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Self Defense - Students
  March 23, 2013
  Child Self Defense Class 
  Destrehan  Library
  Officers:  Christian Johnson,  Jack Guilboy,  Steven Banegas and
                 Douglas Richardson
  Students:  Girl Scout Troops:  20886 St. Rose and 20446 Destrehan
                                           
 Self Defense Students

Message from Sheriff Champagne:

"We certainly don’t want to raise paranoid kids, but they need to be aware of the stranger dangers that lurk where we least expect it.  
What if you were confronted with an abduction situation while with your children? Your chances of saving your kids dramatically increase if they can provide some resistance, also. Someday you will not be with them constantly and you are going to worry less if they know self defense for children.   Here are some comprehensive techniques that are taught self defense classes for young people":


Obtain your child’s ID card and file.
 
     You can order a kit at: Child ID Program  or at St. Charles Parish Sheriff’s office.


     Include medical information, physical description and recent picture. Dental records, fingerprints   
     and
 DNA samples should be kept in a home file.  Have each updated annually. This is a real time
     saver if your child does go missing.   NOTE:  Professional fingerprinters are usually present during
     child self defense classes to record fingerprints which are given to parents.



Teach your child to know their entire name, phone number, address, your name(s).

While not everyone drives, everyone is going to need picture identification at some point. What better way to obtain the identification you need than by applying for a Louisiana non-driver ID card?    With your ID card, you get all the benefits of a driver's license. The only difference is that you just aren't allowed to drive.    With two forms of identification, you can obtain a Louisiana I.D. card at any OMV office.   There is no age requirement for obtaining an identification card in Louisiana. However, if you're under the age of 18, you'll  need a parent or legal guardian with a photo ID to sign for you.


Teach them how to use a phone and about dialing 911.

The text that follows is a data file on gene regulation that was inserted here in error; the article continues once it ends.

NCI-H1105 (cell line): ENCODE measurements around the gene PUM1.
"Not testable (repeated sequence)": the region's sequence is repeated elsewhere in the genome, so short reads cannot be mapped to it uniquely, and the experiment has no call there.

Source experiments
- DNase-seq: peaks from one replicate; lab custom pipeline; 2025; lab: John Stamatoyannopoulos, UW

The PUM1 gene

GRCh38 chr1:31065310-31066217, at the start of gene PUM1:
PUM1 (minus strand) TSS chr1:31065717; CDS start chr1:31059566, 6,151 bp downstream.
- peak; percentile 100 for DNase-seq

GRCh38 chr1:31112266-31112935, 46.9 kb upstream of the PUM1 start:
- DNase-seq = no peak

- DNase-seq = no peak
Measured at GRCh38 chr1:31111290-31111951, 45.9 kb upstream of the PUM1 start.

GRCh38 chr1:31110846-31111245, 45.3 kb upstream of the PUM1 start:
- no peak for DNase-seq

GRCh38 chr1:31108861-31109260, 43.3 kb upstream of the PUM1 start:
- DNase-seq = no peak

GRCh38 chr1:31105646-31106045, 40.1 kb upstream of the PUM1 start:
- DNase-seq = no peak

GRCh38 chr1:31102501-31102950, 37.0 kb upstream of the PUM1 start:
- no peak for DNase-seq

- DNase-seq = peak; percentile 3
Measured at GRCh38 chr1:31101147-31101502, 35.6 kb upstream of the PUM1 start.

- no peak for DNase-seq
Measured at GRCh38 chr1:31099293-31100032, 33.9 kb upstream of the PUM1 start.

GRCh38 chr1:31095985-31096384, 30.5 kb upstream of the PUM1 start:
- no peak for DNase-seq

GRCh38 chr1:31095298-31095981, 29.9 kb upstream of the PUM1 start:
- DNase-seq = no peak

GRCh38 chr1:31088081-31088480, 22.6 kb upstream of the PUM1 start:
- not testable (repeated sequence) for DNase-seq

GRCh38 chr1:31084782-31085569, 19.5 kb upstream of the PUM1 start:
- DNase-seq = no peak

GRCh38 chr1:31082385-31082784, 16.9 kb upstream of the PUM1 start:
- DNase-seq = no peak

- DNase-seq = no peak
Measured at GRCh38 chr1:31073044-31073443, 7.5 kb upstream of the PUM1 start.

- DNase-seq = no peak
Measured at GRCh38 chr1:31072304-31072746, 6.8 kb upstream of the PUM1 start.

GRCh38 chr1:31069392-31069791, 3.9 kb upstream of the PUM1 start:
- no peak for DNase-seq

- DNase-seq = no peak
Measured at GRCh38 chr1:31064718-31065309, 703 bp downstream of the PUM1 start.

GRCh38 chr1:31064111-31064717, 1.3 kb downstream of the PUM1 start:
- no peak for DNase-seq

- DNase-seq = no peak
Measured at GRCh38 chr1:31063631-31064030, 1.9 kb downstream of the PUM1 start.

Teach him about strangers. Remember strangers are not just people you’ve never seen. Tell them to stay at least an arm’s length from other adults, don’t talk to them, don’t take anything from them and never go anywhere with them!

Teach them that their body is private and that no one should touch them in a way that makes them uncomfortable. No one should touch them anywhere that their swimsuit would cover. They should not have to hug or kiss friends or family members if they do not wish too - that would send the wrong message.

Emphasize that they are to keep no secrets from you, their parents, for any reason. If someone were to ask them to keep a secret they need to tell you right away.

Establish a code word, or better yet phrase to use in case you as a parent would need to have someone else pick up your child (someone he knows well, of course). If the person did not know the phrase the child must not go with them.

Never leave children alone; not at home, in the yard, in the car to walk home from school.

Children are taught what to do when confronted by a stranger.    This portion of the program gives the student the opportunity to practice strikes and kicks on suited officers.   (see slide show)

Teach children that if they are grabbed they must try as hard as they can to escape: screaming, squirming, kicking, biting, scratching, poking. They could yell, “Stranger! Stranger!- This is not my Mom/Dad!” They should try to grab on to a large object- fence, tree, pole, even a bike.

They should be taught to constantly try to find ways to escape, or never give up. If they can get a hold of the car keys they should do so and toss them as far as possible.

If the child is put in the trunk he should be taught to kick out the tail lights or use any tools he finds and make noise.

Lastly, play the “What if…?” game. This is an excellent exercise in self defense for children. Take turns thinking of situations and what one would do in those situations. Not the most fun of games, but it can help a child think quickly if ever in that situation, plus helps him/her to be more aware of surroundings, understanding that these things could actually happen. 

For more information contact 


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St.Charles Parish Sheriff's Office • P.O. Box 426 • Hahnville, LA 70057 • Ph: (985) 783-6237 • Fx: (985) 783-6497